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  1. I’ll admit when I first got into making comics I had a phase of blind Liefeld-bashing, helped in part by the webseries Atop the 4th Wall (if you haven’t seen it, it’s a man talking derogatorily about comics for 10 minutes, then hashing in another installment of an awful, awful side-skit megaplot for 5 minutes). Looking back at his stuff now, he’s still not the artist’s artist on a technical level, but if he successfully makes a fun comic (which a well-paying audience would say he does), then clearly he’s doing something right.

  2. And, like you said, even if he’s lacking in certain areas, you can tell he’s putting in the effort to win other fights. He’s not phoning it in, he’s prioritizing.

    • @noahjeadie “he is putting the effort into winning other fights” well said. The biggest fight of all is capturing the readers imagination, and telling a good story. I’m no real fan of the guy, but I’ve read a book r two he’s done that I thought were good, and captured my imagination and…were fun reads.It all goes back to his immediate success, he never got a chance to/was forced to strenghten the basics, so his basics are not good, but he (as you said) fights other battles very well.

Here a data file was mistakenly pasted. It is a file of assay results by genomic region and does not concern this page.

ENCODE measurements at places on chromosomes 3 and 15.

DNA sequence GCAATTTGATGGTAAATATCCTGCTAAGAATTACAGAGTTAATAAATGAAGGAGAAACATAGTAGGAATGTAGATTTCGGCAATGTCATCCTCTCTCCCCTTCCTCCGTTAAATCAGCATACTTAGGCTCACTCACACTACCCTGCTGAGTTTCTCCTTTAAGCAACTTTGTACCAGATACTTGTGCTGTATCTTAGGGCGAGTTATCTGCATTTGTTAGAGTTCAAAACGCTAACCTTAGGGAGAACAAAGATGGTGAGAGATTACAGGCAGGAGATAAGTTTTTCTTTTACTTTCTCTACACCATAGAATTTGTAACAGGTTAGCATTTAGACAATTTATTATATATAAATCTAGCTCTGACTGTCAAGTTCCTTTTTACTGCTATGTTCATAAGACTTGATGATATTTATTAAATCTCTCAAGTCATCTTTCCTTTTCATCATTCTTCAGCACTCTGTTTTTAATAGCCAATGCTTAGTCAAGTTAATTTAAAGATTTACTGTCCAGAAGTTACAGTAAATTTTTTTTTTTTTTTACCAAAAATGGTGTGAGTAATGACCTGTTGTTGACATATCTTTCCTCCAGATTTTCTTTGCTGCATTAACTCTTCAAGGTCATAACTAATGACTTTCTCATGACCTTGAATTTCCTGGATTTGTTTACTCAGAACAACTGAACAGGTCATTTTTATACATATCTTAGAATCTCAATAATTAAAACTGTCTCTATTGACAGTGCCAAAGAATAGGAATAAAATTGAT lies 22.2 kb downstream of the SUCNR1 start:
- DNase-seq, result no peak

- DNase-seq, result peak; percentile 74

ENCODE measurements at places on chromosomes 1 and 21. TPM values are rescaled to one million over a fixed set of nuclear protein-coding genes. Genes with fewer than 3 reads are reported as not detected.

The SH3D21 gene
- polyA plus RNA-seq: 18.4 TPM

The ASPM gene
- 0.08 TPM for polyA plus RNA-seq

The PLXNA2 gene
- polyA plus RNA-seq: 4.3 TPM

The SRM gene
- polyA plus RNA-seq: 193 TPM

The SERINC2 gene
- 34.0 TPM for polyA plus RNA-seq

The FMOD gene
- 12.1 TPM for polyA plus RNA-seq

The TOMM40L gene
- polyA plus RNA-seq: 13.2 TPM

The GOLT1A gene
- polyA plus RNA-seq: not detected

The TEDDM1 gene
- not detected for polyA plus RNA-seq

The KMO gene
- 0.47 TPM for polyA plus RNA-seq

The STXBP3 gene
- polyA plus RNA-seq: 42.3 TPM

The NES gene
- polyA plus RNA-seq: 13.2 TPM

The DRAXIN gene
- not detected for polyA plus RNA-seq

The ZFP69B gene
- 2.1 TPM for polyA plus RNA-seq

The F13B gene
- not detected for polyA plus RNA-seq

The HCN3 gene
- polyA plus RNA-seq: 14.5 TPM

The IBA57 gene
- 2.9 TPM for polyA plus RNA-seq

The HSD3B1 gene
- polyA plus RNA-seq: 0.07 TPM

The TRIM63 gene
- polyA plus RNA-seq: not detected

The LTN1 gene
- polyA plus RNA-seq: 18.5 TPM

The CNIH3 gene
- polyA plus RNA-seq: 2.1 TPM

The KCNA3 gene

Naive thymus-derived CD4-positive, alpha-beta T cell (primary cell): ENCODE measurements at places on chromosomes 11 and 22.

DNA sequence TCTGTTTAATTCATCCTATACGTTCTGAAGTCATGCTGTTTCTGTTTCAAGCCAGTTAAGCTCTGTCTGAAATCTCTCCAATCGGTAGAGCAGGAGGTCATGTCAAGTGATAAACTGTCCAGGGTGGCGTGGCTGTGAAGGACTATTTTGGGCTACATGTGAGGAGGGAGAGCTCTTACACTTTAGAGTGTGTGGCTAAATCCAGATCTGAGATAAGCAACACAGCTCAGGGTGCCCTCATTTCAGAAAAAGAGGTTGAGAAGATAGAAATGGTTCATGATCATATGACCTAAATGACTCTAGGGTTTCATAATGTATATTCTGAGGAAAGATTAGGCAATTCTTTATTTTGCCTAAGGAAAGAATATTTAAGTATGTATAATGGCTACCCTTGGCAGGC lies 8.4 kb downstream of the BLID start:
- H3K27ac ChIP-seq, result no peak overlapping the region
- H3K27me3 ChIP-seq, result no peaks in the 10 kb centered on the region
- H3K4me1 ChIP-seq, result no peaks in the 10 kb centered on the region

3. It’s one thing to have a particular “style,” but another thing to be wildly inconsistent with said style from page to page, or even panel to panel. If you’re going to draw Cable’s leg with a thigh wider than the human head on page 2, it should be the same size on page 3. That’s not a “style” issue; that’s just bad illustration.

    “Maybe more importantly, he’s not ripping anyone off.”: Contributors to Awesome and Extreme feel very differently. Alan Moore, for one, has been pretty vocal about not getting paid. And you can’t say his original characters are anything but derivative. Youngblood was a Teen Titans pitch, and those characters remained analogues for existing Titans characters.

    I’m not trying to troll, merely trying to shed some light on where the criticism comes from.